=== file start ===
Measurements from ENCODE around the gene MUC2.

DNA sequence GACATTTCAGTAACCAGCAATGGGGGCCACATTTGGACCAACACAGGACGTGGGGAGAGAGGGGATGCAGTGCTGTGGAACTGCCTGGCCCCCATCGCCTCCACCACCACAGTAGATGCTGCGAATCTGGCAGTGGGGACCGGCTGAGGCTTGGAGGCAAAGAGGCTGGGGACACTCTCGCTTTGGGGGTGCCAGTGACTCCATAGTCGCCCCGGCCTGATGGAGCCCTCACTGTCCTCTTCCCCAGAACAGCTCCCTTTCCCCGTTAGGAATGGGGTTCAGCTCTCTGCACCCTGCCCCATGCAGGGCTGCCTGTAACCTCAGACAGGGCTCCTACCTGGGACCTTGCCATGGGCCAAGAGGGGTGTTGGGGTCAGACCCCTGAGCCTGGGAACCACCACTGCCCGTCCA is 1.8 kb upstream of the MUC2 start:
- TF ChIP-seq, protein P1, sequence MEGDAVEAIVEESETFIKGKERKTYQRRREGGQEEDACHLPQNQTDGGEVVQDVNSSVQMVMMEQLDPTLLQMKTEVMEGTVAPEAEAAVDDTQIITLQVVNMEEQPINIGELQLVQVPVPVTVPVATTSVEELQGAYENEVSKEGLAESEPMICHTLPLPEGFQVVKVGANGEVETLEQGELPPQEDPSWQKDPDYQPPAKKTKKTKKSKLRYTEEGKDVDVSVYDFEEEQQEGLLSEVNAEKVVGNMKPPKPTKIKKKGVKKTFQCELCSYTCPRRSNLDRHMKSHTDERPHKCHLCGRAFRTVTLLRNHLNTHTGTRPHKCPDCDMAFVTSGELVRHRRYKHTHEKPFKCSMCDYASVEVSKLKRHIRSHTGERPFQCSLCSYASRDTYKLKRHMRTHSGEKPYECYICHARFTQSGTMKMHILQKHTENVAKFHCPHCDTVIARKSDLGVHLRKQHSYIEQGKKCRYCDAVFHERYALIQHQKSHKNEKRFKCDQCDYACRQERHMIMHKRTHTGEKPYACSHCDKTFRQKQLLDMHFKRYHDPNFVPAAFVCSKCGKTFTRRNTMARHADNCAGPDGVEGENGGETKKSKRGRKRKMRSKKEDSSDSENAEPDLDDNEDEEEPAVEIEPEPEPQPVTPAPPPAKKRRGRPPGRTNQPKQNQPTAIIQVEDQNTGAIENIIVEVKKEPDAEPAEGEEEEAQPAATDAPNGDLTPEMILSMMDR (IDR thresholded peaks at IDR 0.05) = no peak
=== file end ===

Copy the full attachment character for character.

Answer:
Measurements from ENCODE around the gene MUC2.

DNA sequence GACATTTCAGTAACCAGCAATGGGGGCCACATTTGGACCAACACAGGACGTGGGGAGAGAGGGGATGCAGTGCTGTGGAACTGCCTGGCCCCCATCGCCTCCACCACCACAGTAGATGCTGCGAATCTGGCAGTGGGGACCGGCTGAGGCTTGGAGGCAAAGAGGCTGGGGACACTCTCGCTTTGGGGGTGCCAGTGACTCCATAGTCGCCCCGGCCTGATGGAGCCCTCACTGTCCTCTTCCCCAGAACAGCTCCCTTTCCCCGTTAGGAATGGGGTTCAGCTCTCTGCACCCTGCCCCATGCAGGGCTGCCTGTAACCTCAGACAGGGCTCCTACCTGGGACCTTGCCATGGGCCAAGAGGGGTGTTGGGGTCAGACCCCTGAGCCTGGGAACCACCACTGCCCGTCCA is 1.8 kb upstream of the MUC2 start:
- TF ChIP-seq, protein P1, sequence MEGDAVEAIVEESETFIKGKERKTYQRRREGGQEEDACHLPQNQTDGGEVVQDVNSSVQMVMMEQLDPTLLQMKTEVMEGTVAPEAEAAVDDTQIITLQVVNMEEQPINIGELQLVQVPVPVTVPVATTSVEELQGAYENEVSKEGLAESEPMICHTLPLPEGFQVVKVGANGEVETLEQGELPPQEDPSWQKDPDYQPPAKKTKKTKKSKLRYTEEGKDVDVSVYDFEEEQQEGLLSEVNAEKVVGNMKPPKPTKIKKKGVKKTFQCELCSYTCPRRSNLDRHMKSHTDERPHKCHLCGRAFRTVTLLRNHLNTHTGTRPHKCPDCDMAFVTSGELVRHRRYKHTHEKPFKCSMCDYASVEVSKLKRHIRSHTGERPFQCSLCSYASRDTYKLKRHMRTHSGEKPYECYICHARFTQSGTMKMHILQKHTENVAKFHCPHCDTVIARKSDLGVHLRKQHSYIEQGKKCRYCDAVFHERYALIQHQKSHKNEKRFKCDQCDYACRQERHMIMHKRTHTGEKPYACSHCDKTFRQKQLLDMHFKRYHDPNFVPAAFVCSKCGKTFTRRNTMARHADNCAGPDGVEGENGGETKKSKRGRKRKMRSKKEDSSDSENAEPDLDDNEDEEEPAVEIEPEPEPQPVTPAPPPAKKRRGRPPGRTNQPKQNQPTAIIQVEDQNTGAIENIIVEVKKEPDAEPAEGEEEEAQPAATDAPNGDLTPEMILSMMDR (IDR thresholded peaks at IDR 0.05) = no peak